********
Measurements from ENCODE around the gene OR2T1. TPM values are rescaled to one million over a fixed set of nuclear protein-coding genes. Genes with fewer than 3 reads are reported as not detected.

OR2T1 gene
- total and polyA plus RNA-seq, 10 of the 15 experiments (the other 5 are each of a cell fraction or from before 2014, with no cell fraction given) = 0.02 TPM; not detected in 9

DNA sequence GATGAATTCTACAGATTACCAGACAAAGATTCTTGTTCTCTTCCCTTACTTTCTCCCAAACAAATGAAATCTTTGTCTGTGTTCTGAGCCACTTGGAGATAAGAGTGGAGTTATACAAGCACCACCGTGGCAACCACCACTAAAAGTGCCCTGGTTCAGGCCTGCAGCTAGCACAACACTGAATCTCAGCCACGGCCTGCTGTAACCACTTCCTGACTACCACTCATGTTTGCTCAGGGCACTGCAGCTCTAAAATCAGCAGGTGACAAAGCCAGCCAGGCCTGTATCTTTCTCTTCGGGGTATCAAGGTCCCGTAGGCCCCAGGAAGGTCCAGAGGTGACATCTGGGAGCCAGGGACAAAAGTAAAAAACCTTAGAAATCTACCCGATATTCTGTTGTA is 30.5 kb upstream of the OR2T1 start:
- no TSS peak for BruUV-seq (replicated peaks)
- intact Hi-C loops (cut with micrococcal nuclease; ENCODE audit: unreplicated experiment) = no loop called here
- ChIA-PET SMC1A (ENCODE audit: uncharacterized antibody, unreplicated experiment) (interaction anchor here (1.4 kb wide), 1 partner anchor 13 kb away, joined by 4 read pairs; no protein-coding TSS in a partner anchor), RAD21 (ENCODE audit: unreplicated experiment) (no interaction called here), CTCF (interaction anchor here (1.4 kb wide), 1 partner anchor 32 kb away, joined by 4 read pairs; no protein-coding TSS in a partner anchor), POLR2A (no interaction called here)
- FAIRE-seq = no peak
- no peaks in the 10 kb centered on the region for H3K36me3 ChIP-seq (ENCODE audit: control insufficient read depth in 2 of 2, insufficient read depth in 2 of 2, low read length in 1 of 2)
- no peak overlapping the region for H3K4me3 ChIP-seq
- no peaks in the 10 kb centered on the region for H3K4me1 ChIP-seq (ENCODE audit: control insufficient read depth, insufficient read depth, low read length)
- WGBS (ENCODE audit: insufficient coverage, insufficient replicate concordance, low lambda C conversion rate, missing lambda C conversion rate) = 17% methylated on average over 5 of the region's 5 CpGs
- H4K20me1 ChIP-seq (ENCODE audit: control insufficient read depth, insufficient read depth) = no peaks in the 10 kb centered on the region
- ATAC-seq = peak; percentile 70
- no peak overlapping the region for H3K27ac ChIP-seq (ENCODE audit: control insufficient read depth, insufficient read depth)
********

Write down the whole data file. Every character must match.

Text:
Measurements from ENCODE around the gene OR2T1. TPM values are rescaled to one million over a fixed set of nuclear protein-coding genes. Genes with fewer than 3 reads are reported as not detected.

OR2T1 gene
- total and polyA plus RNA-seq, 10 of the 15 experiments (the other 5 are each of a cell fraction or from before 2014, with no cell fraction given) = 0.02 TPM; not detected in 9

DNA sequence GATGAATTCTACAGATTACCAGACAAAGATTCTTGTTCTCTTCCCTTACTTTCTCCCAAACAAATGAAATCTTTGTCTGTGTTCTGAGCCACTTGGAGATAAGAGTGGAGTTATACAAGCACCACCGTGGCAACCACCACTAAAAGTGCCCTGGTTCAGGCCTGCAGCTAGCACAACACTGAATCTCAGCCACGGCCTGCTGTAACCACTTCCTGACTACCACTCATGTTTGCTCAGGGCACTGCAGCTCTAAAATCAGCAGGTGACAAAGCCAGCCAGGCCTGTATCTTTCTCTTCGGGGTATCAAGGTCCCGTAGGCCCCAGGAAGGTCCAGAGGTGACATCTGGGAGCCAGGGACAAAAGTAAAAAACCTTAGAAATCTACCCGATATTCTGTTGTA is 30.5 kb upstream of the OR2T1 start:
- no TSS peak for BruUV-seq (replicated peaks)
- intact Hi-C loops (cut with micrococcal nuclease; ENCODE audit: unreplicated experiment) = no loop called here
- ChIA-PET SMC1A (ENCODE audit: uncharacterized antibody, unreplicated experiment) (interaction anchor here (1.4 kb wide), 1 partner anchor 13 kb away, joined by 4 read pairs; no protein-coding TSS in a partner anchor), RAD21 (ENCODE audit: unreplicated experiment) (no interaction called here), CTCF (interaction anchor here (1.4 kb wide), 1 partner anchor 32 kb away, joined by 4 read pairs; no protein-coding TSS in a partner anchor), POLR2A (no interaction called here)
- FAIRE-seq = no peak
- no peaks in the 10 kb centered on the region for H3K36me3 ChIP-seq (ENCODE audit: control insufficient read depth in 2 of 2, insufficient read depth in 2 of 2, low read length in 1 of 2)
- no peak overlapping the region for H3K4me3 ChIP-seq
- no peaks in the 10 kb centered on the region for H3K4me1 ChIP-seq (ENCODE audit: control insufficient read depth, insufficient read depth, low read length)
- WGBS (ENCODE audit: insufficient coverage, insufficient replicate concordance, low lambda C conversion rate, missing lambda C conversion rate) = 17% methylated on average over 5 of the region's 5 CpGs
- H4K20me1 ChIP-seq (ENCODE audit: control insufficient read depth, insufficient read depth) = no peaks in the 10 kb centered on the region
- ATAC-seq = peak; percentile 70
- no peak overlapping the region for H3K27ac ChIP-seq (ENCODE audit: control insufficient read depth, insufficient read depth)